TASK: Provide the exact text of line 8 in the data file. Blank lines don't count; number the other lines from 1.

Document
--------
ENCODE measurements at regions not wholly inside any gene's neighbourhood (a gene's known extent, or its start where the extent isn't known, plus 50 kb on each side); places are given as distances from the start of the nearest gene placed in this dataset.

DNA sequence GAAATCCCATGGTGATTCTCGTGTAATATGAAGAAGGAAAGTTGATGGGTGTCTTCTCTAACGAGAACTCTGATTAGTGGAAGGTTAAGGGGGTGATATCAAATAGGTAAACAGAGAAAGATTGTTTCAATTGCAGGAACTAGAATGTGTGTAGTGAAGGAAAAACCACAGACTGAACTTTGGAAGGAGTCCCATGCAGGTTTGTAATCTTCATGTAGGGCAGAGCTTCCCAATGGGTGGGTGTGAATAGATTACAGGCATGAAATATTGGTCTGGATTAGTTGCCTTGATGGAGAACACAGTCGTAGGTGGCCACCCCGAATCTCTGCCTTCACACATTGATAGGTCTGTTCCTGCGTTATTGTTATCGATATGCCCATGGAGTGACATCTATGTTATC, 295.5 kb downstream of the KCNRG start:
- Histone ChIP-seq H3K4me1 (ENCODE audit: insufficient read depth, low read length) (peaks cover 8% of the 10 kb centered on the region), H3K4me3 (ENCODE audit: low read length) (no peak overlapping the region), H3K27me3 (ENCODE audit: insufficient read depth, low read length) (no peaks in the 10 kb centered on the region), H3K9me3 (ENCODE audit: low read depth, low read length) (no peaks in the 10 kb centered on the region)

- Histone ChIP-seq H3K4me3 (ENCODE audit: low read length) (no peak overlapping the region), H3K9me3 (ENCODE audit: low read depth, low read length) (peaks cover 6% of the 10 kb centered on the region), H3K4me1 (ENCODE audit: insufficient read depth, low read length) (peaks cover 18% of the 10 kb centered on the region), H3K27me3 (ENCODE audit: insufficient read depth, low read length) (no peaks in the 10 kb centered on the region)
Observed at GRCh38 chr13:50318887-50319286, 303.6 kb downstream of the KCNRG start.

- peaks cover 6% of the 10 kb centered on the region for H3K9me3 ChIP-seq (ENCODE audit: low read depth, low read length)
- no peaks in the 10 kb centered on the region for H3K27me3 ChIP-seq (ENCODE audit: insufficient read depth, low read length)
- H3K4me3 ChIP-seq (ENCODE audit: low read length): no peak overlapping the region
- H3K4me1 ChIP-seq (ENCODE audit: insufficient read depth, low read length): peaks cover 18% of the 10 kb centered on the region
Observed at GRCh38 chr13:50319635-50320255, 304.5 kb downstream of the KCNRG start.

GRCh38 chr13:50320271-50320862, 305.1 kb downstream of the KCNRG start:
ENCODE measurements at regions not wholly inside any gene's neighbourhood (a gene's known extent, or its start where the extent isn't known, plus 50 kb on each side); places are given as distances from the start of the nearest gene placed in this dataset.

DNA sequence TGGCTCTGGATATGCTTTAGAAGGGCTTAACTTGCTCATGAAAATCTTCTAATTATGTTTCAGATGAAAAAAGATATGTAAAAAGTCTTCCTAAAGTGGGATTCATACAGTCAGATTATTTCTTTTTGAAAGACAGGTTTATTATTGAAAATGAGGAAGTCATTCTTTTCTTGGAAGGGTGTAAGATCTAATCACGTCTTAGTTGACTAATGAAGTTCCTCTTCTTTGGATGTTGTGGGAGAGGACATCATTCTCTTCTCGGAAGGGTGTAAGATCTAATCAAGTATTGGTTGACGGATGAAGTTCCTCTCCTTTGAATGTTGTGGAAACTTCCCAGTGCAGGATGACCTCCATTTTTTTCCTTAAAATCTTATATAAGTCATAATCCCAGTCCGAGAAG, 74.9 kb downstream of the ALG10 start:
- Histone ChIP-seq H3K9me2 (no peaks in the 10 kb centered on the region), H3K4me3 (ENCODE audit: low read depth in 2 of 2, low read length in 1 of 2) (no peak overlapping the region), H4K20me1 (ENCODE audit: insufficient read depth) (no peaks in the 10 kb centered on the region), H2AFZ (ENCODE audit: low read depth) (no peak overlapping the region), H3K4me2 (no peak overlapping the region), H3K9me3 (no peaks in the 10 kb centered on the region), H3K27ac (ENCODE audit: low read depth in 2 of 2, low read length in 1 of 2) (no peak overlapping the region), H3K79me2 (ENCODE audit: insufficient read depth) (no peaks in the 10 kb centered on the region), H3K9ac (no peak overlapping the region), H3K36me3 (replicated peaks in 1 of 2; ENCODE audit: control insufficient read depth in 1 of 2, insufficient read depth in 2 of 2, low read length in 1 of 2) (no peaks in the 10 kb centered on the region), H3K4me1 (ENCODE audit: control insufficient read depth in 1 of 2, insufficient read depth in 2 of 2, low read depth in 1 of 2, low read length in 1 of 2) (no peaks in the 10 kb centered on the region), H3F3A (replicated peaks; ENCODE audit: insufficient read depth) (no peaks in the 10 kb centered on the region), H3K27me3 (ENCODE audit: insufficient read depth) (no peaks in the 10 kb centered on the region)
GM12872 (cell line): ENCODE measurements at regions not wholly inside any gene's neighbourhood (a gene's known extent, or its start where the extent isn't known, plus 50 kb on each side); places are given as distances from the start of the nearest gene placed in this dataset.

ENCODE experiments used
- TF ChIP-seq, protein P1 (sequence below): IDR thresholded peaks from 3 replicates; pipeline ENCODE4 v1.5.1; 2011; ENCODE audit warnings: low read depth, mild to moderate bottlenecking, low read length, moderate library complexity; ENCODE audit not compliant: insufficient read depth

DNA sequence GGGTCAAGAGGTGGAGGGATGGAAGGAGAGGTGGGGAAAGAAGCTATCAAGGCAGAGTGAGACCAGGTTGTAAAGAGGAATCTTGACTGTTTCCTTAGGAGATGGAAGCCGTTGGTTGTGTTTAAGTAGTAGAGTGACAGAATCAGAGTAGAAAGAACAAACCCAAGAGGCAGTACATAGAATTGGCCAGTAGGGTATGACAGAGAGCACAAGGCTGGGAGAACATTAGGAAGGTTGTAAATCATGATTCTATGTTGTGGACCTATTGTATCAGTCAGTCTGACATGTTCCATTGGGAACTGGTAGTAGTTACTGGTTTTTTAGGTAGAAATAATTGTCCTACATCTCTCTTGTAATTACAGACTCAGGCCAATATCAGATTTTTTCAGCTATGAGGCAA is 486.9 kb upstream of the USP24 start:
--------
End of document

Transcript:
- H3K4me3 ChIP-seq (ENCODE audit: low read length): no peak overlapping the region